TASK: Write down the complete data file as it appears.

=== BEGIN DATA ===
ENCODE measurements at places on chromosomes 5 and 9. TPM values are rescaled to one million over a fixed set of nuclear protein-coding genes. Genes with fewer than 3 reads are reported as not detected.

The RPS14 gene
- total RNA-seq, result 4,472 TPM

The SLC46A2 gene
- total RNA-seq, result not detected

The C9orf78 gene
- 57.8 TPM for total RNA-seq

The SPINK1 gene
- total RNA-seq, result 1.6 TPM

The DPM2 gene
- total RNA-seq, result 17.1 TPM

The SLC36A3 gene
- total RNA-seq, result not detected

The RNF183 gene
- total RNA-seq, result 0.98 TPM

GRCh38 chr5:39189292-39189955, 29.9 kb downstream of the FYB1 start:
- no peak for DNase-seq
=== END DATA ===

ENCODE measurements at places on chromosomes 5 and 9. TPM values are rescaled to one million over a fixed set of nuclear protein-coding genes. Genes with fewer than 3 reads are reported as not detected.

The RPS14 gene
- total RNA-seq, result 4,472 TPM

The SLC46A2 gene
- total RNA-seq, result not detected

The C9orf78 gene
- 57.8 TPM for total RNA-seq

The SPINK1 gene
- total RNA-seq, result 1.6 TPM

The DPM2 gene
- total RNA-seq, result 17.1 TPM

The SLC36A3 gene
- total RNA-seq, result not detected

The RNF183 gene
- total RNA-seq, result 0.98 TPM

GRCh38 chr5:39189292-39189955, 29.9 kb downstream of the FYB1 start:
- no peak for DNase-seq